This is a sample of an assignment that can be used to share difficult material with students in an organized, detailed way that emphasizes the logical connection between different pieces of information. It includes complete instructions to finish the assignment. In it, students read through a debate prepared in advance by their instructor.
For more information on setting up Kialo assignments of all kinds, see Setting Up an Assignment. You can also explore a demo of a debate for this type of Kialo assignment here. If you’re exploring Kialo for the first time, we also have a set of simple guides to integrating Kialo into your classroom.
This assignment can supplement primary sources (in a more advanced class) and replace secondary sources (in an introductory class). It is designed to be completed by students individually, prior to class discussion. Depending on the desired outcomes of the reading assignment, steps two and three may be optional.
Content this article covers:
- Basic Assignment
- Suggestions for Adaptation
Learning outcomes associated with this Assignment:
- Acquire knowledge about a subject area
- Explore links between ideas and concepts to be discussed in class
To prepare this assignment, you will need to create or copy a Kialo Edu discussion to share with your students. Depending on your goals, you may find a discussion on Kialo’s public site (kialo.com) that can be repurposed to your needs, or may need to start from scratch to write your own. If writing your own discussion, it can be advisable to keep a back-up copy that isn’t shared with your students, as a clean reference to be copied and used for future classes completing the same assignment.
Prior to our next class, you should read through the Kialo discussion that I have prepared for you. This is a resource that covers the material we will be discussing during the next class. It outlines the main points of our discussion, and provides links to primary sources and figures. The purpose of this assignment is to help you grasp the logical structure of the readings in advance of class, to have a chance to reflect on them, and to formulate questions and objections in advance of classroom discussion.
Step One: Go Through the Kialo
Go to the Kialo linked here. Look at the thesis and make sure it makes sense to you. One by one, go through each pro and con to the thesis.
As you are going through the Kialo, think about how it fits in with the other assigned reading. Follow links on claims that aren’t clear to you.
Suggestions for Adaptation
Below are some ways to extend this assignment or adapt it to different learning objectives or age groups.
Use to Consolidate Knowledge
While this assignment is structured as pre-class reading, a similar assignment can also be used to consolidate knowledge gained in class. You might set students a Kialo discussion to read immediately after covering concepts in class, as a review assignment prior to an end-of-term assessment, or to recap material at the end of a learning module.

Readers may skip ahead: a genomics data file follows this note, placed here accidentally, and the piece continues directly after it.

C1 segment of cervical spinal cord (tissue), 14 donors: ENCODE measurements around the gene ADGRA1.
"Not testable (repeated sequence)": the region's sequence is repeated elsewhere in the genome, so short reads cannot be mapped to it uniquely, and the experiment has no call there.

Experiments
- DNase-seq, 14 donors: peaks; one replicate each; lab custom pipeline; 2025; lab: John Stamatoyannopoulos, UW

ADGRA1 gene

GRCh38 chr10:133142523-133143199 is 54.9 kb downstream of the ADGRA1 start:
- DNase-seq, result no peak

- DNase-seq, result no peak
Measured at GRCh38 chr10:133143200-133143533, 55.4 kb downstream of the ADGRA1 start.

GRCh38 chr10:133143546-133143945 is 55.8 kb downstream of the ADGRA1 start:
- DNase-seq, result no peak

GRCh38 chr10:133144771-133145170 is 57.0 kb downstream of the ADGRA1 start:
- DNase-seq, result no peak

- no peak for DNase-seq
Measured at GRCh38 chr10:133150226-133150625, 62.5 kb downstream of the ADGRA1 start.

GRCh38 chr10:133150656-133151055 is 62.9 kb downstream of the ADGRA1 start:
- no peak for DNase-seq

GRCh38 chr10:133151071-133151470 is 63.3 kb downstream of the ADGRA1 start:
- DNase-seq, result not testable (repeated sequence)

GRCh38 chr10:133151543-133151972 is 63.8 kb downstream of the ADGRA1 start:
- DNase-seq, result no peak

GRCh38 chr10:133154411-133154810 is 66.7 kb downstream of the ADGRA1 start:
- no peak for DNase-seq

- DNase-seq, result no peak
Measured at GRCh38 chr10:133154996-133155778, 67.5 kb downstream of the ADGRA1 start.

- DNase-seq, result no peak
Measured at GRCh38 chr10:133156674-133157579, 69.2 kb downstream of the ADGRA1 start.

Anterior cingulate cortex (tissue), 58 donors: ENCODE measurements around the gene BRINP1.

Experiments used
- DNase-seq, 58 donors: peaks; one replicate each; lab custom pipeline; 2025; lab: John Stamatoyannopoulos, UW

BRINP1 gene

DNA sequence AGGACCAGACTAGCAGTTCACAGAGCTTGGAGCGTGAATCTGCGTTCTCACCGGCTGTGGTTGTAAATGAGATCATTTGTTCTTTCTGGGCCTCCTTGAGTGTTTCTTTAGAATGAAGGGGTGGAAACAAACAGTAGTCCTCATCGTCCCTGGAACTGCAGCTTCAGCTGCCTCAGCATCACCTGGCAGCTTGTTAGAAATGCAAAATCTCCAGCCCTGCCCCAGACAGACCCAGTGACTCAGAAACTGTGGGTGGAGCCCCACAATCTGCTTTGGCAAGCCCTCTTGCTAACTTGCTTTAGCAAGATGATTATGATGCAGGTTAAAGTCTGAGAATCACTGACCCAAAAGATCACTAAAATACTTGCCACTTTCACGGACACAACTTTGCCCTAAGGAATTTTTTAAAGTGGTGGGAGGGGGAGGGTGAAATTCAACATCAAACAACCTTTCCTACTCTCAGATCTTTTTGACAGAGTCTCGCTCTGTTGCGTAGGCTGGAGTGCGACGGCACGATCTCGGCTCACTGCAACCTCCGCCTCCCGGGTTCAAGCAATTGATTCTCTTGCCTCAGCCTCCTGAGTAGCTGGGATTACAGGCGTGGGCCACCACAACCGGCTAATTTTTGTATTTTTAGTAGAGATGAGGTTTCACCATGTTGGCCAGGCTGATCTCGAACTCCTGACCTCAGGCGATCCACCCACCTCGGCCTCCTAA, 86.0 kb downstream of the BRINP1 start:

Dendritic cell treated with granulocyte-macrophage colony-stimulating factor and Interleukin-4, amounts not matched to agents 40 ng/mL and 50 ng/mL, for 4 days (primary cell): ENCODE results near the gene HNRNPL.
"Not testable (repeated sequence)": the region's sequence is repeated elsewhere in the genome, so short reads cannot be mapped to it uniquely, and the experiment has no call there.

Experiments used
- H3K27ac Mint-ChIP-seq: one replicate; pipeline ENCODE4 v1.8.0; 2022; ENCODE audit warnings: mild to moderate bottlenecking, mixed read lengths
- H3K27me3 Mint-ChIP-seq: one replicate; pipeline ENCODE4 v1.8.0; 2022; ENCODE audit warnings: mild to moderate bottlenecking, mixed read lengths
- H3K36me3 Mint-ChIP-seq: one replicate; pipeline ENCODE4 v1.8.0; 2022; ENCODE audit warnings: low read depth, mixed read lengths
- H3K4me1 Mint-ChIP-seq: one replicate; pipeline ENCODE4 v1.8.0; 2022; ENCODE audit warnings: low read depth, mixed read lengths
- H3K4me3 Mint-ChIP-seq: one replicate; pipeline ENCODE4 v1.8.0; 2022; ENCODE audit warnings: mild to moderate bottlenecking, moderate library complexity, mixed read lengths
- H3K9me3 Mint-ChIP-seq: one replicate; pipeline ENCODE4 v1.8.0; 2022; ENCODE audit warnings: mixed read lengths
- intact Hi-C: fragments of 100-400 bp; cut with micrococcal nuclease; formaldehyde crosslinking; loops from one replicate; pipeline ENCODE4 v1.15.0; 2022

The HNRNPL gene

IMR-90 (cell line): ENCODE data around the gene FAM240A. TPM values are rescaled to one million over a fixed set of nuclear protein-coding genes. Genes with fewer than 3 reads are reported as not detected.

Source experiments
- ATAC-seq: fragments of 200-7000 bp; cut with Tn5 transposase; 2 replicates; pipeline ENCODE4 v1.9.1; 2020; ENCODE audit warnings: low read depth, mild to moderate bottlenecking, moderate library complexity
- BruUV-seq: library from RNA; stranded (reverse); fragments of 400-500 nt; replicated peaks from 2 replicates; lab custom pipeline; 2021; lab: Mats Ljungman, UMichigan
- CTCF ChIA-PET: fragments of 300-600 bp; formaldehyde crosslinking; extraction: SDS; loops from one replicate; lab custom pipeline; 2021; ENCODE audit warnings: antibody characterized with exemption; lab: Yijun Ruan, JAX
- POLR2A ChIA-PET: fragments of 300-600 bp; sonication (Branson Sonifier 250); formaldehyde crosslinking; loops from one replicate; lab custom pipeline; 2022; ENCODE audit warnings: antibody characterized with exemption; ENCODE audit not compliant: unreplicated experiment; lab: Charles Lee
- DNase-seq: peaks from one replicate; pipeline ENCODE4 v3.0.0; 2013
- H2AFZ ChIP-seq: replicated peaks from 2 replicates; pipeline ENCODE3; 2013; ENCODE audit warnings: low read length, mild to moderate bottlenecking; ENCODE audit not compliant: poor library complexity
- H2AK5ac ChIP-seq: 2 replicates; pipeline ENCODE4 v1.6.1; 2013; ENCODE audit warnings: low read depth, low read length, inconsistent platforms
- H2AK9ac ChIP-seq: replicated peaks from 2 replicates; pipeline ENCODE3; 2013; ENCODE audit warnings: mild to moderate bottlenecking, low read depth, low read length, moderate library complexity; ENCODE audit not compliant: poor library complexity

No significant changes are needed to this assignment to use it for this purpose - simply update the chronological references to reflect the context in which you are asking students to complete the assignment.
Students Provide Thoughts and Perspectives While Reading
Whether setting this assignment prior to a class or as a review step, it can be useful to collect students’ thoughts and perspectives as they work through the discussion you have prepared. These additional steps allow you to do so.
Additional Student Instructions
Changes to Step One
Add to Step One:
Pay attention to where your classmates have already commented on claims, as they may have insights you would otherwise have missed.
Step Two: Comment On At Least Two Claims
After you’ve gone through the whole Kialo once, focus in on one or two sections of particular interest to you. It can be a section that you find particularly confusing, particularly enlightening, or that you think makes a critical error. Using the comment feature, ask at least two questions about these claims. For example, questions might ask for additional context or examples, challenge assumptions built into claims or raise counter-examples or arguments.
You should also feel free to comment on a question that a classmate has already asked, provided your comment adds something to the question asked. For example, you might be able to identify a potential example worth exploring in response to a classmate asking for an example.
Completing this step is crucial because it sets our agenda for class. I will use your questions to structure our in-class discussion. While we cannot necessarily take up all the questions raised, we will try to address as many as we reasonably can.
Step Three: Vote on the Kialo
Once you’ve gone through the Kialo and commented on at least two claims, you should use the “Guided Voting” feature to vote on the whole Kialo.
Reflecting on what is and is not persuasive is a crucial step in critical reasoning; and understanding what you and your classmates do and don’t find persuasive also helps me get a sense of where to focus our in-class efforts.